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Egyptian customary law: History, evolution and prospects

Issue 65
Egyptian customary law:  History, evolution and prospects

Ahmed Abu Al-Ila . Egypt


The purpose of this study is to highlight Egyptian customary law and the function of its judiciary in enforcing societal peace and retributive justice among members, irrespective of their cultural background. This sort of court has undergone a significant transformation, and it is important to note both the scope and the reasons behind this shift.

The first of the article's six parts explains how customary law came to be by outlining the concept of law in tribal societies and the six most essential foundational ideas upon which it was based:

 Customary law is defined in Section 2 as the established norms of conduct among a people in relation to a certain issue, with the assumption that these norms are legally enforceable and that those who violate them face tangible consequences.

 The customary rule, which also governs the dynamics of interpersonal relationships and the ways in which people interact with one another, determines a person's obligations and boundaries. Social harmony, safety and stability for all members of society are its end goals.

Customary law is defined by its most essential features: its potential to evolve over time, society's reason for maintaining it, and the purposeful and uninterrupted transmission of this law from one generation to the next.

The ecological aspects of customary law are discussed in the third section, along with the significant impact that geographical, environmental and living situations have on the development of Bedouin traditions. The ecological conditions of the desert had a significant impact on shaping society's features and guiding its members' actions, and these features and customs worked together in harmony to help people survive the harsh environment.

The state's formal recognition of customary law is discussed in Section 4. The connection among informal norms, formal laws and the power of the state is explored.

Cases go through long processes in official courts, and statutory law focuses on punishment and deterrence rather than reconciliation and the conciliatory goals that are central to customary law. These are some of the main differences between the two systems of law.

As a further advantage, customary law highlights the inherent flexibility of customary norms and can result in judgements that are stricter than those of the state's law. The absence of organised coercion in customary court judgement enforcement is also addressed in this section. This section also provides a brief overview of the Matrouh and Sinai customary laws.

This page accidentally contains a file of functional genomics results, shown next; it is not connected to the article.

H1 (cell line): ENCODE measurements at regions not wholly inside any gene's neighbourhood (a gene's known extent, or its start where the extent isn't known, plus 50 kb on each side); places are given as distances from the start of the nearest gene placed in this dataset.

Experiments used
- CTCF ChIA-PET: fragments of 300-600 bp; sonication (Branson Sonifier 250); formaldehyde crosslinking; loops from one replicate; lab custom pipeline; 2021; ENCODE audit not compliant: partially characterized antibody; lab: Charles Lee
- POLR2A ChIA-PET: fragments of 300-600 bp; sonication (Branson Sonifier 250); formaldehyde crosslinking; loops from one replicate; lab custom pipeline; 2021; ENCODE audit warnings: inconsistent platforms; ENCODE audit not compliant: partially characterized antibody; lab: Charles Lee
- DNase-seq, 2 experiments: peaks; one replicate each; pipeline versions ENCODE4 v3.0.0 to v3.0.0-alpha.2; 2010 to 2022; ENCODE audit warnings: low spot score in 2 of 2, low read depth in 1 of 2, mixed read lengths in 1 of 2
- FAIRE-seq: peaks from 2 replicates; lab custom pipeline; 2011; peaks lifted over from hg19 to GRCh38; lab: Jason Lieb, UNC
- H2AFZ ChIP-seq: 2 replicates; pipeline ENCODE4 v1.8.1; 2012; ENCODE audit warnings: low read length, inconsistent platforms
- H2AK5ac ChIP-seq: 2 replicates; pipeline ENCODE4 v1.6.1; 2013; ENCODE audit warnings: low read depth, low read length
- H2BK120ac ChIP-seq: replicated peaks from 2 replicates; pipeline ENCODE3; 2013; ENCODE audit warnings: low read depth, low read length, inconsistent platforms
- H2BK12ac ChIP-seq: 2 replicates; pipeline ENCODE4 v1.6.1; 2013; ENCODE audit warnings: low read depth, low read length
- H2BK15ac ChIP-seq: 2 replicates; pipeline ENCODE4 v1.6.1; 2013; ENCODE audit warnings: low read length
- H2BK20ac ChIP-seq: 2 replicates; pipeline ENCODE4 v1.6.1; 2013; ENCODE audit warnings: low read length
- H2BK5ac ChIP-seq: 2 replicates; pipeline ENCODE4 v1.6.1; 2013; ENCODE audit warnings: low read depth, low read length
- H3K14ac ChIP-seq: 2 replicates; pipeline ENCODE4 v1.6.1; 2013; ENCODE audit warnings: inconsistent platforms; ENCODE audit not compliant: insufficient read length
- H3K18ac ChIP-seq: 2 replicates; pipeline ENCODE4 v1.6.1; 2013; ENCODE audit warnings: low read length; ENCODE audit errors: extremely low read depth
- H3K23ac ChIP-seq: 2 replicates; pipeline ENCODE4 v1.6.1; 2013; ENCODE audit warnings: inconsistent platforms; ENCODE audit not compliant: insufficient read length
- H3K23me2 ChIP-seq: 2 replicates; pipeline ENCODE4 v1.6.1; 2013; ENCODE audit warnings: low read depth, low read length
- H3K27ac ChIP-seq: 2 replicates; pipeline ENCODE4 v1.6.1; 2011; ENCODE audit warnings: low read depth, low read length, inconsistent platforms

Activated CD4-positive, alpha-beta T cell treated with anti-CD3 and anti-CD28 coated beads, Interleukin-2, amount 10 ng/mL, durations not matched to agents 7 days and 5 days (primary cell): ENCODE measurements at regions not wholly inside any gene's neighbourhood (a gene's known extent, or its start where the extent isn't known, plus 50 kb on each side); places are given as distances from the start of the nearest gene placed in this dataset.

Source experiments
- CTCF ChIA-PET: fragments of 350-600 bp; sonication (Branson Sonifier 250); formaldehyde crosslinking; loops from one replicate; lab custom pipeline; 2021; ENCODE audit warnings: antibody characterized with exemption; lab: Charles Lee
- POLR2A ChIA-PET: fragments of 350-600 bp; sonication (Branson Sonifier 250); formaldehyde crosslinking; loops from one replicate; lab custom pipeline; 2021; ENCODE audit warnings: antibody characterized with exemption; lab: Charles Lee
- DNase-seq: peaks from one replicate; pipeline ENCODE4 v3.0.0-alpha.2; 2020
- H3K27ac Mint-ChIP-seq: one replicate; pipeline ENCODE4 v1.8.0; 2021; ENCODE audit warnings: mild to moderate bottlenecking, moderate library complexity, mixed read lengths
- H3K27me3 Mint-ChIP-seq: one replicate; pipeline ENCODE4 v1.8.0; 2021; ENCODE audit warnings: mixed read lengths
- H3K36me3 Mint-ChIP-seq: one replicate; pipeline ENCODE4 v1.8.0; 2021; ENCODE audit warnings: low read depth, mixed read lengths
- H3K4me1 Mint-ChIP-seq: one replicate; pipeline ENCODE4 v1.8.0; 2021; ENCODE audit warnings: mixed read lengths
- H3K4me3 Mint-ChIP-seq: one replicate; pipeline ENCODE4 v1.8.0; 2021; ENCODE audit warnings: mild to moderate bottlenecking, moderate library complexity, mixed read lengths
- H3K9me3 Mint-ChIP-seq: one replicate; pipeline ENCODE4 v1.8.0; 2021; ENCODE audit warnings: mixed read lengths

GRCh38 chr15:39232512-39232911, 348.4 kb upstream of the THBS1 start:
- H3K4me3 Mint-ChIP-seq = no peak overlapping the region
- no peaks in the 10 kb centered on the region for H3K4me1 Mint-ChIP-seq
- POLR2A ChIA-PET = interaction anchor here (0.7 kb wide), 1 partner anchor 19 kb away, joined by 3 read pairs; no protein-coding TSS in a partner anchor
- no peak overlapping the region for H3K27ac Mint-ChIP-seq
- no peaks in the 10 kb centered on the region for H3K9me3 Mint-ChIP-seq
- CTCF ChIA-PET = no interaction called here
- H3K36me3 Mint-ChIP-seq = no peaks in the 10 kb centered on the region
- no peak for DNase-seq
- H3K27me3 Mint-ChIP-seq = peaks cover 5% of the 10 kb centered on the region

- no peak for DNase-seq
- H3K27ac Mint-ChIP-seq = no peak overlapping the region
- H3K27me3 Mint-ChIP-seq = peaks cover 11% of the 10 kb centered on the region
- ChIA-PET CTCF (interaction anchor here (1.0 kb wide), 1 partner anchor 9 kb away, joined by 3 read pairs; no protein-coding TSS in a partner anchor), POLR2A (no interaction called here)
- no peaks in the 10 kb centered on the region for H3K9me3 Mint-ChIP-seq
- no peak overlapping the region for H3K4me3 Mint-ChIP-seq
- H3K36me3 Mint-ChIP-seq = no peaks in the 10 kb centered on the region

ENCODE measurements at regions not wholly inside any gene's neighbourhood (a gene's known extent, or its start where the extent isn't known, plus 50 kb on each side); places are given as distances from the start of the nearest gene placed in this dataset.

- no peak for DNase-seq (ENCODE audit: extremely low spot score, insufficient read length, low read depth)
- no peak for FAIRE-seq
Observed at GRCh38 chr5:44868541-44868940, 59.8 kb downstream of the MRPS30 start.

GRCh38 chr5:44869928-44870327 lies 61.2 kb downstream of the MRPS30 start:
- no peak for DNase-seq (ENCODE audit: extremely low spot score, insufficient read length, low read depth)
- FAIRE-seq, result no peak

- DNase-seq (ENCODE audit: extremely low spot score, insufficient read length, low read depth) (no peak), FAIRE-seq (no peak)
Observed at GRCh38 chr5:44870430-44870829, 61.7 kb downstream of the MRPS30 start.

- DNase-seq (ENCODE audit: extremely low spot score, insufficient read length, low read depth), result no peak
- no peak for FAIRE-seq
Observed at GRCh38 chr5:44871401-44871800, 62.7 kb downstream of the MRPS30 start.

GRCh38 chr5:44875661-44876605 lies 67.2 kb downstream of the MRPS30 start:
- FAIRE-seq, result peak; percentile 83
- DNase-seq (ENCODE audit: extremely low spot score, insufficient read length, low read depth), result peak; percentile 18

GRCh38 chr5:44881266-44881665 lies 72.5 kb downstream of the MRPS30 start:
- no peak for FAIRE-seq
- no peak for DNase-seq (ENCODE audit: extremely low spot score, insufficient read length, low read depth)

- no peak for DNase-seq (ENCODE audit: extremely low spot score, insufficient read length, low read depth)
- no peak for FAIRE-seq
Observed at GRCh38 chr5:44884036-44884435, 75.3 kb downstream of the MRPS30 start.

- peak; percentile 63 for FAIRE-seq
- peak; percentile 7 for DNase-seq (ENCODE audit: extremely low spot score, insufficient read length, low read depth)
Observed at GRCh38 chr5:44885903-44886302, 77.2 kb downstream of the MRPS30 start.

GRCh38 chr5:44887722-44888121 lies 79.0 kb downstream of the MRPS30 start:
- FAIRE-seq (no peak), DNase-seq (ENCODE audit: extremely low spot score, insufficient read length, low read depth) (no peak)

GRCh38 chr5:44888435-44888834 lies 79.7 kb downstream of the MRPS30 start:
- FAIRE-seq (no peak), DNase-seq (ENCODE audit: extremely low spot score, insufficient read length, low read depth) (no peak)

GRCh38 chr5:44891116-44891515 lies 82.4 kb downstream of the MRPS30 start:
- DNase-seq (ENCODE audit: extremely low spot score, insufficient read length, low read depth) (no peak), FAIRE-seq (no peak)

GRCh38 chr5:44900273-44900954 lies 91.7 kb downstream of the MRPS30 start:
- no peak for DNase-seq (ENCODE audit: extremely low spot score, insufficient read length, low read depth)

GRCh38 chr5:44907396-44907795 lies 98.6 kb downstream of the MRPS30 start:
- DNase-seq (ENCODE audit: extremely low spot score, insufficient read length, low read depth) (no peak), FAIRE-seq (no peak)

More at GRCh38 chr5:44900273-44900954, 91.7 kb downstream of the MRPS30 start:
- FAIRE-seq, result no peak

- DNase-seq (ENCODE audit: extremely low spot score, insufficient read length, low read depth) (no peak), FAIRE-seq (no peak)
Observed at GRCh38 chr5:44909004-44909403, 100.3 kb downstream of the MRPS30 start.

The fifth section provides a synopsis of customary justice's guiding concepts: the importance of consensus in customary law; the relative nature of law and punishment; the common ground of retribution; and the connection between custom and Sharia (Islamic law).

Finally, in Section 6, I talk about the causes and effects of the shifts in customary law, as well as their potential future developments, delving into the causes of customary justice's decline and its subsequent reform.

Some of these factors include how desert societies view authority as changing over time, the limits of customary law, how education has cast doubt on the efficacy of tribal systems as social controls, how younger generations lack knowledge of customs, how traditional family structures are falling apart, and how the power of legal authorities, such as customary judges, is diminishing.

Following this, I went over the key points of the new customary justice system, which include the establishment of reconciliation councils, the substitution of fines for penalties, the participation of security forces in numerous community affairs (such as the establishment of customary councils and the resolution of disputes), the use of experts rather than judges to evaluate cases, the need to document agreements and actions, the lessening of vengeance in violent crimes, the substitution of a bank cheque for a "guarantor", the abandonment of the notion of social solidarity duty, and the implementation of Islamic Sharia in execution proceedings.

 Finally, the study provides some predictions for the future of customary justice among Egypt's Bedouin people. There will likely be further shifts in this area of justice in the not-too-distant future, and current customs mirror societal, economic, cultural and administrative shifts.



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